Hairy cell leukemia

Skip Navigation

Hairy cell leukemia is a very rare cancer that causes the body to make too many white blood cells (lymphocytes). These lymphocytes don't develop normally and become leukemia cells. Hairy cell leukemia has this name because the leukemia cells look hairy under a microscope.

When leukemia cells build up in the blood, bone marrow, and spleen, there is less room for healthy blood cells. This can cause infections, anemia, and easy bleeding.

Symptoms of hairy cell leukemia (HCL) can include weakness, fever, weight loss, bruising easily, and repeated infections. The spleen may become swollen and painful.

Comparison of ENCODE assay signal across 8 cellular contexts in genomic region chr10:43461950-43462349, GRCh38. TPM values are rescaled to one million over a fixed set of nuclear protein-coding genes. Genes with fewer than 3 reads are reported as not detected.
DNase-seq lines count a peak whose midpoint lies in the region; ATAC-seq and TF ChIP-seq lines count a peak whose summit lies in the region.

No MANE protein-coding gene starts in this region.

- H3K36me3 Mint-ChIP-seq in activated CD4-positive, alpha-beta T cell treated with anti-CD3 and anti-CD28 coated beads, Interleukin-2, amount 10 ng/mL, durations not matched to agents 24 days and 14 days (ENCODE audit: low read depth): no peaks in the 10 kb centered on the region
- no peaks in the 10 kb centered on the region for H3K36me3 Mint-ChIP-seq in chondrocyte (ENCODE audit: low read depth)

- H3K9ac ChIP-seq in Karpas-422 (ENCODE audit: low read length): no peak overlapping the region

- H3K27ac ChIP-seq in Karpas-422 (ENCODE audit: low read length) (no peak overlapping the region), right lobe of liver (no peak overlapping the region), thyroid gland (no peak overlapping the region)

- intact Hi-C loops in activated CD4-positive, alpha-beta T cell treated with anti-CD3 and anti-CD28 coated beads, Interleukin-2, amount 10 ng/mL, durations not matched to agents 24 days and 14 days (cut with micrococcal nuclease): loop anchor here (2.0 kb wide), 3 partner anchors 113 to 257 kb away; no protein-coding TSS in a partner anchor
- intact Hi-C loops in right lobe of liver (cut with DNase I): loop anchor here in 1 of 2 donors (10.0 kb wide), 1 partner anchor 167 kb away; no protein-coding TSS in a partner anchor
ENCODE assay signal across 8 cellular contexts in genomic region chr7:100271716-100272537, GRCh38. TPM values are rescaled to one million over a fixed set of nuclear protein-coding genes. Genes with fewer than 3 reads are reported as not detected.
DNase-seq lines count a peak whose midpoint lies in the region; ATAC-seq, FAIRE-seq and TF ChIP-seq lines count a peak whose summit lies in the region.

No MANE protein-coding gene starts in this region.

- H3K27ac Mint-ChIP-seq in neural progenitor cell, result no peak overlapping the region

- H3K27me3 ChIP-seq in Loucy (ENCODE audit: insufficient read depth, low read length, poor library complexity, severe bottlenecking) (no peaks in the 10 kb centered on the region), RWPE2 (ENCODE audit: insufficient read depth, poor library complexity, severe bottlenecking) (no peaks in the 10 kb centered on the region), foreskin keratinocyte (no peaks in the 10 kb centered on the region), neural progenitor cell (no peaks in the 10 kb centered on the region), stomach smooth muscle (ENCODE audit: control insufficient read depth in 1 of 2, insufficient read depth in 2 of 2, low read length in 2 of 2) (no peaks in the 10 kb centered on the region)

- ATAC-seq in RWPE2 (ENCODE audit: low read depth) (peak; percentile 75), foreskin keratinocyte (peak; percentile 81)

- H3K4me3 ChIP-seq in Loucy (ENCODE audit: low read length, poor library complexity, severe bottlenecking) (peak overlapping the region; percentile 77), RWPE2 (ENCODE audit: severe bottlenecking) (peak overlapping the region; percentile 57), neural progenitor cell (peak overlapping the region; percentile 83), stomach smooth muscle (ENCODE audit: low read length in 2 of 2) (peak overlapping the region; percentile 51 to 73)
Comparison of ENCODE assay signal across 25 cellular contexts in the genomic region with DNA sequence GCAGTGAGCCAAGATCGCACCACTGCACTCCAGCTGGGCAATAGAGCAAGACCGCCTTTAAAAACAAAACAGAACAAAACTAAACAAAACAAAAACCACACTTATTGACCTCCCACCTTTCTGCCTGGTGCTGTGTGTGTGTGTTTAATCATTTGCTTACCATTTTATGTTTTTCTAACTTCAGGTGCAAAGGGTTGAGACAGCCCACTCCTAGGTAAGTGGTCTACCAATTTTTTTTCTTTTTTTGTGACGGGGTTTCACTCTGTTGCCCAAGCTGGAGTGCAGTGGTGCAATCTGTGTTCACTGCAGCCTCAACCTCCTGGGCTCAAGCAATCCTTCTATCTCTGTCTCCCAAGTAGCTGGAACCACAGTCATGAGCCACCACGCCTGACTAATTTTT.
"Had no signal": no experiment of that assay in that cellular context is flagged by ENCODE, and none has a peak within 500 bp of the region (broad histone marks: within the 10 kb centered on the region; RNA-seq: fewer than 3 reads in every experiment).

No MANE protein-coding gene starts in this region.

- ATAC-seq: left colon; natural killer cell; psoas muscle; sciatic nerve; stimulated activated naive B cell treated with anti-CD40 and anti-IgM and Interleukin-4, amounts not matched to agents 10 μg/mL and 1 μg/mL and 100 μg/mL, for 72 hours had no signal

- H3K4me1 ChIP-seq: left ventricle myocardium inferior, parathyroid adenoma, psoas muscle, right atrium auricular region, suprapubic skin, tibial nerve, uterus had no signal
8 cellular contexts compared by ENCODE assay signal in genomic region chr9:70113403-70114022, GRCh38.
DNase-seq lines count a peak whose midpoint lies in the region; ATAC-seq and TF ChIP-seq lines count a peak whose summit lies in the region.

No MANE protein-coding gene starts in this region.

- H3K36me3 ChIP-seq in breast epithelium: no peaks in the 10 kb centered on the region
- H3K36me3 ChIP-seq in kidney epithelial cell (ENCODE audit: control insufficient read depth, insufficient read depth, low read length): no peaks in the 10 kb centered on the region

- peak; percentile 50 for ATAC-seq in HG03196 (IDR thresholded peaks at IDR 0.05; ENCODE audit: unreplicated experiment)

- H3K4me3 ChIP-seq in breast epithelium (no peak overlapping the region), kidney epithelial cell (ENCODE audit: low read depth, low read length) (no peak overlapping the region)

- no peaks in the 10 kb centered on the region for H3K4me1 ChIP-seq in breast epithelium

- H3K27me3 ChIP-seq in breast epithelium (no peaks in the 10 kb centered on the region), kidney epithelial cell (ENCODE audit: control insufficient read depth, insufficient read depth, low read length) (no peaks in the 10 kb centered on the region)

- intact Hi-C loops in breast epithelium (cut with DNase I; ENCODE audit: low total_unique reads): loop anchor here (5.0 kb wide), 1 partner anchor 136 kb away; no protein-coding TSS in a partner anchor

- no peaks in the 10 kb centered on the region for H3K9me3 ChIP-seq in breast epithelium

HCL may grow very slowly or it may not get worse. So it often does not need to be treated right away.

HCL doesn't ever go away completely. But treatment can keep symptoms away for long periods of time. When under the care of a doctor, a person who has HCL can have a normal life expectancy.

The Health Encyclopedia contains general health information. Not all treatments or services described are covered benefits for Kaiser Permanente members or offered as services by Kaiser Permanente. For a list of covered benefits, please refer to your Evidence of Coverage or Summary Plan Description. For recommended treatments, please consult with your health care provider.